6. What is your favorite thing about where you live (country, neighborhood, etc.)? Least? Favorite? I don't know. I love water. I love mountains. I love lots and lots of trees. I even love rain. I like our little town that's close to the big city but not too close.

One thing I don't love is the lack of sidewalks close to our house. It's very hard to walk in the dark, and this time of year, dark is the only time I have to walk.

7.  What is your idea of the perfect day?
No schedule. Nowhere to go. The fridge already stocked with food. A very long walk in the woods. A stack of books to read. Some games. Nobody crying or needing wiped.

This is a picture of me doing something usual--trying to take care of both the twins at once and dropping things. The only thing not usual is that my hair is looking unusually restrained.

Friday, November 23, 2012

The Christmas Spirit

Once upon a time I always, always spent the day after Thanksgiving playing Christmas music, deep-cleaning the house and dragging out the Christmas decorations. When my parents and other braver souls returned from the sales, if I was doing well, I could be ready to put up the tree.

Now I think the best way to spend the day after Thanksgiving is sleeping in. Probably the day after that, too. I will never go to the sales, not unless they do not involve other people, noise, movement, and lights. The Christmas decorations will be up eventually, and the house won't be clean for five minutes together no matter what I do. I may dig out Christmas music, but I still haven't figured out where I keep it.

Instead, I offer for your pre-Advent reading pleasure a very short story I wrote last year.


The Christmas Spirit

Emily stirred a third spoonful of honey into her peppermint tea. Gran raised an eyebrow and passed the plate of cookies again.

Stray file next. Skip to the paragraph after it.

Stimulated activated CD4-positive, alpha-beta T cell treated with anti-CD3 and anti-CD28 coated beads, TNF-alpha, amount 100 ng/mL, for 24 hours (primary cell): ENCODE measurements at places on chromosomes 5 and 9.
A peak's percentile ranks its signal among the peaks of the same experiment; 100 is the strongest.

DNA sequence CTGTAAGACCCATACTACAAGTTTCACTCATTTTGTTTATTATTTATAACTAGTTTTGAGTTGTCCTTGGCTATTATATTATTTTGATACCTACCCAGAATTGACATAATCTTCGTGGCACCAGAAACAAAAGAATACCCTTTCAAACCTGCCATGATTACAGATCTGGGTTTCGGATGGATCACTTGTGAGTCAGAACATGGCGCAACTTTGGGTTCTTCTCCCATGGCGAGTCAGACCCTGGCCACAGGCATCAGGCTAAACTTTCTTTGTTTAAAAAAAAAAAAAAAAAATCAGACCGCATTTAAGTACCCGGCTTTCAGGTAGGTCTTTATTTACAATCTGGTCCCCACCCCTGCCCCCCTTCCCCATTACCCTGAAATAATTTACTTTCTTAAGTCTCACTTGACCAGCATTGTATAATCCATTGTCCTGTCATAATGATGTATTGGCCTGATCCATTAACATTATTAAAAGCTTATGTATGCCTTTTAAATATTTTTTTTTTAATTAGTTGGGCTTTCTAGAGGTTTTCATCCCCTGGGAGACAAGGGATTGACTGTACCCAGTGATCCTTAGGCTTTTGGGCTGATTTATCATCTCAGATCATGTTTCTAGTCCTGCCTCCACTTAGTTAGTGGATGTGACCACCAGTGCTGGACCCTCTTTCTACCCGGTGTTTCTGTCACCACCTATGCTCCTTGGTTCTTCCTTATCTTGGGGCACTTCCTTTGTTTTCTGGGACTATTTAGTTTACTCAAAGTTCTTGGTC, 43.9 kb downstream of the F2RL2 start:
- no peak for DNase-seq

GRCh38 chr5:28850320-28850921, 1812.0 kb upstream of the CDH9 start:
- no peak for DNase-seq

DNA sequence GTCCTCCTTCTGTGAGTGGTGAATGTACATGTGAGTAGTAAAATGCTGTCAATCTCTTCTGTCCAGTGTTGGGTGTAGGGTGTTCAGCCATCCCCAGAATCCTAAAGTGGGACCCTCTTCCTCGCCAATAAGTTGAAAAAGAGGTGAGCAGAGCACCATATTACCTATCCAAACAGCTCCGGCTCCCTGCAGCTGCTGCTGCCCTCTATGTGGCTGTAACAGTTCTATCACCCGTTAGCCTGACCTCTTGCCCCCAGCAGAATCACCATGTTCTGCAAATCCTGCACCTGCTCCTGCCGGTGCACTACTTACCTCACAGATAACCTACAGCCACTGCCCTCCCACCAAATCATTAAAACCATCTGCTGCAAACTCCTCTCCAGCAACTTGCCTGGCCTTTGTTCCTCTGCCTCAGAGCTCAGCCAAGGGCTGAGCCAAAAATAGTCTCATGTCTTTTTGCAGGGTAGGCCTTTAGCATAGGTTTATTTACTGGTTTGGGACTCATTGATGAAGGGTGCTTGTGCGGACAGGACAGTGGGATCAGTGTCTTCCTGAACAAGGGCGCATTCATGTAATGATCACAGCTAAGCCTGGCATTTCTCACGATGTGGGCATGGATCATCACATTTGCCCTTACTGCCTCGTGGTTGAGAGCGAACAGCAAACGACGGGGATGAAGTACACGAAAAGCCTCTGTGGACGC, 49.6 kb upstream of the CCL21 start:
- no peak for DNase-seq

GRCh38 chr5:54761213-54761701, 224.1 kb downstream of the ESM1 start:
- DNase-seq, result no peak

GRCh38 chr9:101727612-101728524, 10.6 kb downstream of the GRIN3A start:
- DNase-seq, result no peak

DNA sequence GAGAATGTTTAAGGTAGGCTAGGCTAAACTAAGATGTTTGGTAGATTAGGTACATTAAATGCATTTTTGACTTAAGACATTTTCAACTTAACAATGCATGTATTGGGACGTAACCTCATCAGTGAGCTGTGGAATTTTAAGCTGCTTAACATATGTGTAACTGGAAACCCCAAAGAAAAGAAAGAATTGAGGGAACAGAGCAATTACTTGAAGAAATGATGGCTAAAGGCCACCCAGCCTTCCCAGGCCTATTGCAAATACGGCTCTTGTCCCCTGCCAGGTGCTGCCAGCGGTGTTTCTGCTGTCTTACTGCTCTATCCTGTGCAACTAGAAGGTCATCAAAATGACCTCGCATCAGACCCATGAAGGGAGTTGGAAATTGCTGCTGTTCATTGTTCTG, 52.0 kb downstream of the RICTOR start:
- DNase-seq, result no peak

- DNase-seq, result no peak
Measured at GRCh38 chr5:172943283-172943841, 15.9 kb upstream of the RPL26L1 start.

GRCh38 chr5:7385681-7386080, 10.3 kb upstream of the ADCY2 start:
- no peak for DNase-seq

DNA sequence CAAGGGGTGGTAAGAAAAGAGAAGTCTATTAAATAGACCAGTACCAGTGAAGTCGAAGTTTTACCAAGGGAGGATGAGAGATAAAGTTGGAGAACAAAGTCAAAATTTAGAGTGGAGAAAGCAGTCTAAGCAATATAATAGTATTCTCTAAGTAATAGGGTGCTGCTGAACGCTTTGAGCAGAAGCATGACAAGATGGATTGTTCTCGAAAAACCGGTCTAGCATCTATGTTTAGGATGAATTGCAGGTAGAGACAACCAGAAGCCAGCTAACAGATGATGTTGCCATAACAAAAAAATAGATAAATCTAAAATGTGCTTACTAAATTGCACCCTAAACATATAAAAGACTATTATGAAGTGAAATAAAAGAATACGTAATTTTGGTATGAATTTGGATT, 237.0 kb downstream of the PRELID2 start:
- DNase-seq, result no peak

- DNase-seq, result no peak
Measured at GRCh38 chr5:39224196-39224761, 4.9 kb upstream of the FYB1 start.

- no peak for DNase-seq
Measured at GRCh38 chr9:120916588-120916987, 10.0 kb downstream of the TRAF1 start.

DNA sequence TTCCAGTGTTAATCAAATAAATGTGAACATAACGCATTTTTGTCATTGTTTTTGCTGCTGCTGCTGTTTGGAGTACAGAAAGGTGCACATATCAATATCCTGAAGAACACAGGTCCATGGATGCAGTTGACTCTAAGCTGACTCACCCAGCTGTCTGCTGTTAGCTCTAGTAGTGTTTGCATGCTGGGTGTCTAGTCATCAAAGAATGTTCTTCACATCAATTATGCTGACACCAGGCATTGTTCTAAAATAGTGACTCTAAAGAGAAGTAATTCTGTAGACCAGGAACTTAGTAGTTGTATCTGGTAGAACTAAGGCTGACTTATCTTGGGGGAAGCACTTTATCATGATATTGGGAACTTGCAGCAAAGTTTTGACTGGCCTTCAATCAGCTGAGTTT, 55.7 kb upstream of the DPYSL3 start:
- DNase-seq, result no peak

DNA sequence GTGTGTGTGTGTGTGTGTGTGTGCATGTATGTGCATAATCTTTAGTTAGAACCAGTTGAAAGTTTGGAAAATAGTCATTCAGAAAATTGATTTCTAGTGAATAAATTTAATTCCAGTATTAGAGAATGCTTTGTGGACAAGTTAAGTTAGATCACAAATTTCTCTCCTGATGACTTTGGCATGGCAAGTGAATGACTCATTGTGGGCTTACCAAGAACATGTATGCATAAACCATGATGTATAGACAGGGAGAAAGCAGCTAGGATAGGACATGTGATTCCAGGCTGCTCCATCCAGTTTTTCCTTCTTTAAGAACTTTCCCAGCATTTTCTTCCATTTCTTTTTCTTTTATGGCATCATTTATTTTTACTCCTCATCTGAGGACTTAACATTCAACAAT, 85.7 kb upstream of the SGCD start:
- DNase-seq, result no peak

“Now, Emily, I sent for you for three reasons. First, although I haven’t told anyone yet, particularly your mother, the doctor says I’m about to keel over at any moment. I haven’t got much time, so pay attention. Second, you’re old enough to stick to your guns and young enough to be excused eccentricity. Third, you may, just possibly, take me seriously.”

Emily tried to drink the tea and burnt her tongue again. She set the cup down and watched for a moment to see if Gran would drop dead. When she didn’t, Emily asked, “Seriously about what?”

“I’m going to teach you how to have a proper Christmas. We’ll have to work out distances and angles so you can recreate it in a different house, as your father will undoubtedly sell this place the second I croak. If you do all the work, you’re more likely to remember when you have to do the ritual yourself.”

“Ritual? What do you mean, ritual?”

“The Christmas ritual, dearie. Did you think the Christmas spirit was just a metaphor? Or that it happened by magic? Well, it does happen by magic, that’s the point, but magic is hard work, dearie, and don’t you forget it. Now go get the red box second from the left on the right side of the attic.”

Emily stuffed the cookie in her mouth and did as she was told. When Gran called you “dearie,” the business end of her cane was not likely to be far behind.

It took the better part of the next two hours to get the box fully unpacked, each item correctly positioned, and for Gran to explain the significance and history of each tinsel-wrapped angel and tacky crocheted snowman. Much was revealed.

“So that’s why the fruitcake! I wondered why we always have it even though no one ever eats it.”

“Spirits don’t have tastebuds. But they do like tradition. It makes particularly good compost, later.”

At last they sat down in the middle of the arrangement and Emily tried the tea again. It was ice cold now, and disgustingly sweet.

“How did you learn all this, Gran?” she finally dared to ask.

“That, I’m not telling. Some stories are not fit for young girls. Suffice it to say you are very lucky to learn all this in a cozy afternoon with your Gran.” She winked, a little maliciously.

“Now for the incantation,” Gran said, “Listen closely, it’s not hard, but it can’t be repeated more than once a year.” She began to chant. Emily listened. It sounded a bit like a Christmas carol, only with the words a bit off, but she couldn’t be sure because Gran couldn’t carry a tune.

By the end of the chant Gran’s singing was as smooth as her Rosemary Clooney records, and an inexplicable glow had driven back the gloom of the winter afternoon. Emily tasted her tea again: it was perfectly warm, and just sweet enough. The room sat in golden quiet for a moment.



“What if you didn’t summon the Christmas Spirit?”